So, Bravely Default, you join a very small company of games that I'd be willing to give this score to. You do everything right in being a classic inspired turn-based J-RPG. You give players options to keep the experience fresh, you provide a wealth of content and side quests that reward players with more jobs than they can possibly handle. You have an absolutely wonderful musical score, and visuals that are nothing short of awe-inspiring. Your combat is of a caliber that very few games can come close to matching, it's fun, it's challenging, and it has a classic feel that many people will hopefully love. So this is it gamers, this is your chance to show other people why the old-school still rules, Bravely Default is everything you could possibly ask for and then some.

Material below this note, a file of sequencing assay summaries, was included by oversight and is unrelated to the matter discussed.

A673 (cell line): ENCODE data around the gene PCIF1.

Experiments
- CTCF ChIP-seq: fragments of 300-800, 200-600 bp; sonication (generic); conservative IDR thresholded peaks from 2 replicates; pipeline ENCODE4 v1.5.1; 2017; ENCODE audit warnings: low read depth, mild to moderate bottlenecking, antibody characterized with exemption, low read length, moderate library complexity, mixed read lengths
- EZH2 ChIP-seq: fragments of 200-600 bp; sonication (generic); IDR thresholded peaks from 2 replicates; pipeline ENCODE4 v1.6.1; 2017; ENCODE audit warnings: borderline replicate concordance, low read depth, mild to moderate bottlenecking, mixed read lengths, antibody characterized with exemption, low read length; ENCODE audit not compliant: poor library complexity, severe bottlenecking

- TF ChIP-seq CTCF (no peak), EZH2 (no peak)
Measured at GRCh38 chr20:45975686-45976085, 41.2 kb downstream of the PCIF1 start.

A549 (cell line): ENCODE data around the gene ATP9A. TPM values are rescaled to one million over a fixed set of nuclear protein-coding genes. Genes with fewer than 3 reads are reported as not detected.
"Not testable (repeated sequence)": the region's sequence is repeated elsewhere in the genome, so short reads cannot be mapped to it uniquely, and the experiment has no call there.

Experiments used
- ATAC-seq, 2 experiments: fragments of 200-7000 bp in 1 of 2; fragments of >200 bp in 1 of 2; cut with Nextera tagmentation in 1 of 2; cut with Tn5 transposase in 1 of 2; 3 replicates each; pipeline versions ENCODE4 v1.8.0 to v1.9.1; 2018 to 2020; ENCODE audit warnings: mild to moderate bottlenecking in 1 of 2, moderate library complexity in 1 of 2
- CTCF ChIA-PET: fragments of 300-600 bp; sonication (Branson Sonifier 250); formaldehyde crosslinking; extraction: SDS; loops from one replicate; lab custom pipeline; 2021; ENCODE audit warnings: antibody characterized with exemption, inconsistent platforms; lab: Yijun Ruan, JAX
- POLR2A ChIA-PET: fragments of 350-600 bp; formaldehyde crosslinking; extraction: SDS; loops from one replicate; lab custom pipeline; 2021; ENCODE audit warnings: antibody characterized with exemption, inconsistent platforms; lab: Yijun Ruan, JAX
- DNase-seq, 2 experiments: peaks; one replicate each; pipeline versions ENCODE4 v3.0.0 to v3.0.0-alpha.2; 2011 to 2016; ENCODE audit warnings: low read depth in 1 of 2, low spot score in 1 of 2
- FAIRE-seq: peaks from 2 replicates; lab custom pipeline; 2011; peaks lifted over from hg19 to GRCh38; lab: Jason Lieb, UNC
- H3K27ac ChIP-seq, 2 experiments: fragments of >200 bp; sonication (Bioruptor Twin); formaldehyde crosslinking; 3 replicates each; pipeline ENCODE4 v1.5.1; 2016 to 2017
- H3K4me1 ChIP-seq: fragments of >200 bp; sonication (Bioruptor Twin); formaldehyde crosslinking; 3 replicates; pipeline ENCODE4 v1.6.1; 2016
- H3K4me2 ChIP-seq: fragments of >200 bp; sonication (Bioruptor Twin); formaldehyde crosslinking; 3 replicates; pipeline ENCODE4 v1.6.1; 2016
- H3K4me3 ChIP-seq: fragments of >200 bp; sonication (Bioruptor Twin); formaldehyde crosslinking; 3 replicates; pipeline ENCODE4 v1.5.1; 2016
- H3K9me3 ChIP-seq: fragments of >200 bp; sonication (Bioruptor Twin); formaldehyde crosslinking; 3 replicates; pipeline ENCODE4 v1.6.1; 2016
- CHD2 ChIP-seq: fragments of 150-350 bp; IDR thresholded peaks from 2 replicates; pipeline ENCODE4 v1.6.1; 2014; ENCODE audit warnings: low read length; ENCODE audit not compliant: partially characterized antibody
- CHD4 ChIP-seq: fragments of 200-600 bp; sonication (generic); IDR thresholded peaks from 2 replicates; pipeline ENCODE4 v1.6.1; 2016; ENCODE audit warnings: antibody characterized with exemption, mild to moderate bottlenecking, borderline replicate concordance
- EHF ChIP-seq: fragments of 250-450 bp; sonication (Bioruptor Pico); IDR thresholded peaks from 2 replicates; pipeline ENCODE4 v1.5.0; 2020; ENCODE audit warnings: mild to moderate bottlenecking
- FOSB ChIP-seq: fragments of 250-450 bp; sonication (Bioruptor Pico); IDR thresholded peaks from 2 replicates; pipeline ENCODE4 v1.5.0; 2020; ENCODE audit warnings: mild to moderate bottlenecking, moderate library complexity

Bravely Default is one of those games that we knew was going to be something special when the first previews started showing up in Japan. The final product is nothing short of Game of the Year material. It may be too early to call it, but for now, it's definitely a front-runner for such distinction.

Rating: 9.8 Perfect

* The product in this article was sent to us by the developer/company.

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About Author

In a past life I worked with Interplay, EA, Harmonix, Konami, and a number of other developers. Now I'm working for a record label, a small arm of casual games in a media company along with Gaming Nexus, and anywhere else that sees fit to employ me.